March Reads

Can you believe we are at the end of March already?? The year is flying by and I am indulging in plenty of wonderful reading. Here are the books I have read in March.

After the Last Dance – Sarra Manning

I wasn’t sure about this book initially but once I got into it, I loved it.


Two women, Rose who arrives in wartime London in 1943 and Jane, in the present day who meets Leo in Las Vegas while wearing her wedding dress.
These two women from very different times are brought together by fate. Initially they have no time for each other, however, we soon realise that they have both been through immense pain in their lives, they have such a great understanding of one another and this may just be what brings them together, to help each other when they need it most.

The Moon Spun Round – W.B.Yeats for children


This book was a gift for my fairy girl at Christmas. At 5, she is a little young to appreciate it still but I adore it; and given time I am sure she will too.


Edited by Noreen Doody and with stunning illustrations from Shona Shirley Mac Donald, The Moon Spun Round introduces the works of W.B.Yeats to a young audience. The book includes some Yeats history, stories, poems, a letter he wrote his sister when he was 11 and an account from his daughter Anne, of her own childhood with her father.


The enchanting illustrations that adorn the pages of this book capture Yeats’ fascination with folklore and magic. I thoroughly enjoyed reading this one afternoon and I am delighted W.B. Yeats has become a part of the children’s book collection.

The Rose Girls – Victoria Connelly


This book is the story of three sisters, the manor house they call home, the rose business they own and the issues bestowed upon them by a narcissistic mother.
Following her divorce and the death of her mother, Celeste finds herself back home with her sisters Gertrude & Evie, running the family Rose business. Tensions run high between the three sisters, with all three having difficulty accepting the decisions that have to be made to keep their family home.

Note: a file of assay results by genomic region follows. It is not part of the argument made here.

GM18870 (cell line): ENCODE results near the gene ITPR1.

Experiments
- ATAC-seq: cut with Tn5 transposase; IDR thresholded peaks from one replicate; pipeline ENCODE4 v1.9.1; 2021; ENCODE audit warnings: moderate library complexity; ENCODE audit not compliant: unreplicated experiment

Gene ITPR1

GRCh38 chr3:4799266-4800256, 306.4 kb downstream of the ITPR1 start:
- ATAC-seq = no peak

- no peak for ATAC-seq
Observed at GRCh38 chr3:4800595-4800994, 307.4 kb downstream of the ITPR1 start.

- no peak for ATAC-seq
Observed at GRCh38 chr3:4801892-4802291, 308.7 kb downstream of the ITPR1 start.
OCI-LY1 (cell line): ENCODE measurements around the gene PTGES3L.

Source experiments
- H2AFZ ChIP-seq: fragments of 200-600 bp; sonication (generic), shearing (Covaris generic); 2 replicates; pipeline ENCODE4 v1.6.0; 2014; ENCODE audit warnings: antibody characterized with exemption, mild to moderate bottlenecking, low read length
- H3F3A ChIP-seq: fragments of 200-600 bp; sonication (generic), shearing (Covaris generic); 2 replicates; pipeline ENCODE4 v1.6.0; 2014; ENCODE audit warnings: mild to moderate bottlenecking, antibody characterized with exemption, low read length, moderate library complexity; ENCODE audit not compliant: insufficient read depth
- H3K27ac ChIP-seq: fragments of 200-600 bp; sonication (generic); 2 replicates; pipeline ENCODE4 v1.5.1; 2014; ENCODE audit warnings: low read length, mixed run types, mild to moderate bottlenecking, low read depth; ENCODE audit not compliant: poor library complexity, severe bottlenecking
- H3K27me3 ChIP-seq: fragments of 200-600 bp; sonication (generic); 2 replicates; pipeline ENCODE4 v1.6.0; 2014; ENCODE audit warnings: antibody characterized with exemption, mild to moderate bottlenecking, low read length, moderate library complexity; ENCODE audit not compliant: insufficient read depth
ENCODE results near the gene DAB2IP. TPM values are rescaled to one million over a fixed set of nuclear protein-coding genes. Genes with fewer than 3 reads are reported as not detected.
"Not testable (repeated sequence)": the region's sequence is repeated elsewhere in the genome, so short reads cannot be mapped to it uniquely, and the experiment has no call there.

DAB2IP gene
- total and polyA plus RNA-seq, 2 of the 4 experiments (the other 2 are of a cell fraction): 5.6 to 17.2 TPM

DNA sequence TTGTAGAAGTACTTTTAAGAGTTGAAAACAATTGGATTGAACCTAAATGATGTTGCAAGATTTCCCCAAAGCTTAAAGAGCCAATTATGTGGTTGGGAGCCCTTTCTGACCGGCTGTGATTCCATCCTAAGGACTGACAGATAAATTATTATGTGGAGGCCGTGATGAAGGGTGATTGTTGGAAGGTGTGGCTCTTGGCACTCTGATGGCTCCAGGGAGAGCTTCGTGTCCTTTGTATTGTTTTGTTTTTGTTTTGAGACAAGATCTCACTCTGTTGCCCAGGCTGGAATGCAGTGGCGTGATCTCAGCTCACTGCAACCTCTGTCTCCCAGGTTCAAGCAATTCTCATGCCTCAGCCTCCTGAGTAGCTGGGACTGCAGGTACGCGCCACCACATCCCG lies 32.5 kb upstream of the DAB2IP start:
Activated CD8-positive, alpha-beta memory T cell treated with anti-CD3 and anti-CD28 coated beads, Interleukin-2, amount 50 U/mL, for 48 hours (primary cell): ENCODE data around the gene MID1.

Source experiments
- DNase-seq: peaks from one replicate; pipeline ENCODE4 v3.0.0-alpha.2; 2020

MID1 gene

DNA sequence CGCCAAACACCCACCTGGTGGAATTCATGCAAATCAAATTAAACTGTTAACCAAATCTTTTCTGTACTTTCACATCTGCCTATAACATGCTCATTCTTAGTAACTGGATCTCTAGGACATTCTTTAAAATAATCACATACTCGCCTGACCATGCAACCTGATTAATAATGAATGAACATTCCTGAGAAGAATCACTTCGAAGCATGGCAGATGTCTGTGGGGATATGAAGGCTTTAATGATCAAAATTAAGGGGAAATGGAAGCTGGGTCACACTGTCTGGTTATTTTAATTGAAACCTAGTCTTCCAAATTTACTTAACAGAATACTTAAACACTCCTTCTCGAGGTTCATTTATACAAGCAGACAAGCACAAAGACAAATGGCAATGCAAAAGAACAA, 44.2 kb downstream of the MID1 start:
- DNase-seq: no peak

The three sisters all have their own secrets and find it hard to open up to one another, however, the unexpected friendship between Evie and elderly Esther helps to break the ice between them all.
This was an enjoyable, albeit predictable, read.

A Place Called Winter – Patrick Gale


Harry Cane, elder brother to Jack is quite privileged. Despite this, he hasn’t had the happiest of childhoods. Growing up with a wealthy father means he has never had to work, so he is quite the catch for his wife.  However, a torrid affair which is discovered by his brother in law means abandoning his wife and child under the guise of earning money in Canada; where his story really begins. Told with tenderness and deep understanding this is a highly charged, emotional read at times. We learn early on that Harry has been institutionalised and we discover why as the story of his life unfolds. Forbidden love, loss, tragedy, abuse; his life has had it all.
A wonderfully written book which I would highly recommend.

They All Fall Down – Cat Hogan


Along with a house, Jen Harper has inherited Andy the lodger, from her Aunty Pat. Determined to make the situation work Jen goes along with Aunty Pat’s final wishes and sets up home by the sea with her young son Danny and vows to make the best of the situation until Andy leaves to go travelling. What she hadn’t bargained for was Andy’s friend Scott whom she instinctively dislikes despite her friends being utterly charmed by him.
This is Cat Hogan’s debut novel, Cat being from Wexford I really wanted to like this book, we Wexicans have to support each other you know! I needn’t have worried, I loved it! Lots of twists and turns unfold through this tale of love, loyalty and absolute true friendship. Another highly recommended read.

Disclaimer: Unless otherwise stated, all of the books I mention in these monthly posts are bought and paid for by myself.

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